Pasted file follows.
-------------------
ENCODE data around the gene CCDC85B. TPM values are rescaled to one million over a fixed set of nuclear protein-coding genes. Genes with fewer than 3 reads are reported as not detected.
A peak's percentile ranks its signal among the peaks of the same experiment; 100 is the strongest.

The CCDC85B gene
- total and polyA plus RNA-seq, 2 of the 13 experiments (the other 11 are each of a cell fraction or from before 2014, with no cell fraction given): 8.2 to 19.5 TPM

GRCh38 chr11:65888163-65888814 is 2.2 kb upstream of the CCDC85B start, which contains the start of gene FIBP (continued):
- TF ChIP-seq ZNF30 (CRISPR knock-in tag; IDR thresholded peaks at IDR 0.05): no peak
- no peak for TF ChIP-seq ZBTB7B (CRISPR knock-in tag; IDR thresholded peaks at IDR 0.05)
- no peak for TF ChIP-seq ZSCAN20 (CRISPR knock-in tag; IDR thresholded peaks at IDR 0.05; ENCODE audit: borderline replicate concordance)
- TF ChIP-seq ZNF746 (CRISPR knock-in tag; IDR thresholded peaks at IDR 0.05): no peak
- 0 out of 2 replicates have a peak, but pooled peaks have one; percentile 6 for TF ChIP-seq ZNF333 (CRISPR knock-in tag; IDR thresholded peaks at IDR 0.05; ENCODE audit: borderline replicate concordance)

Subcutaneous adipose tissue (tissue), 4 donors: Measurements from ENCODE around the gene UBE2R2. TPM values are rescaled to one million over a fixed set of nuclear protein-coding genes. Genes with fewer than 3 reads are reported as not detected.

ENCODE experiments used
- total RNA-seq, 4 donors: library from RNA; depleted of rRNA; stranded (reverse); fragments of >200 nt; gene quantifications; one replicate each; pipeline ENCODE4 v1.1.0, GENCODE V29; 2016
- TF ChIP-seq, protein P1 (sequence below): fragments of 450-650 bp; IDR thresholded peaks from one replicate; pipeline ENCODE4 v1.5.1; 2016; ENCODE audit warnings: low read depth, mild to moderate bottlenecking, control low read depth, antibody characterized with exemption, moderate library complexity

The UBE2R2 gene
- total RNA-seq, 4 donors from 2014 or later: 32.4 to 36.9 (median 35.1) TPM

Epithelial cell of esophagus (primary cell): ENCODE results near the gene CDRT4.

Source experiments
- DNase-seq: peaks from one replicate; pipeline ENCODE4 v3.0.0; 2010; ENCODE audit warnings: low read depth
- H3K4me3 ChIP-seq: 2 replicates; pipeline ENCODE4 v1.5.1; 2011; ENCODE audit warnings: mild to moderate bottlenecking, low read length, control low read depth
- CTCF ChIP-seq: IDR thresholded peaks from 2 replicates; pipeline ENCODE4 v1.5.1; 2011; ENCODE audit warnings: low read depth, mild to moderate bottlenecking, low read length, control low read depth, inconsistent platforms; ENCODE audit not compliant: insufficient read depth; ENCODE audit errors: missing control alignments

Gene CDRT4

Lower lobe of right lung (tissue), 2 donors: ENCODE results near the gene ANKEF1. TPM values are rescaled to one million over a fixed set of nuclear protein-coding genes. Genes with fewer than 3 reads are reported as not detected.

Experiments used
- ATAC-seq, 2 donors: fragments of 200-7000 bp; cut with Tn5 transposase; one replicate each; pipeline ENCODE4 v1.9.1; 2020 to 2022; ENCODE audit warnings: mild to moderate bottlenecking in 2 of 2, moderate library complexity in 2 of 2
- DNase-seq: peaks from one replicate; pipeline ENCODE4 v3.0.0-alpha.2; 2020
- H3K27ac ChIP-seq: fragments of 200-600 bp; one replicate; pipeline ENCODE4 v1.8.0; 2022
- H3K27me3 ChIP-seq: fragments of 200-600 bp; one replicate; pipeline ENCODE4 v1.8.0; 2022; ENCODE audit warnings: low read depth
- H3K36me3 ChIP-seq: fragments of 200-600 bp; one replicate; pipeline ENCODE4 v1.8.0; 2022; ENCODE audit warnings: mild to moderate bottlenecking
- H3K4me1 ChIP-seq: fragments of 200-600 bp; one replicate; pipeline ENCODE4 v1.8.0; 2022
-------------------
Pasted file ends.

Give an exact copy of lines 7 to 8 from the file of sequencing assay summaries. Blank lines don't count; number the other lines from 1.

- no peak for TF ChIP-seq ZBTB7B (CRISPR knock-in tag; IDR thresholded peaks at IDR 0.05)
- no peak for TF ChIP-seq ZSCAN20 (CRISPR knock-in tag; IDR thresholded peaks at IDR 0.05; ENCODE audit: borderline replicate concordance)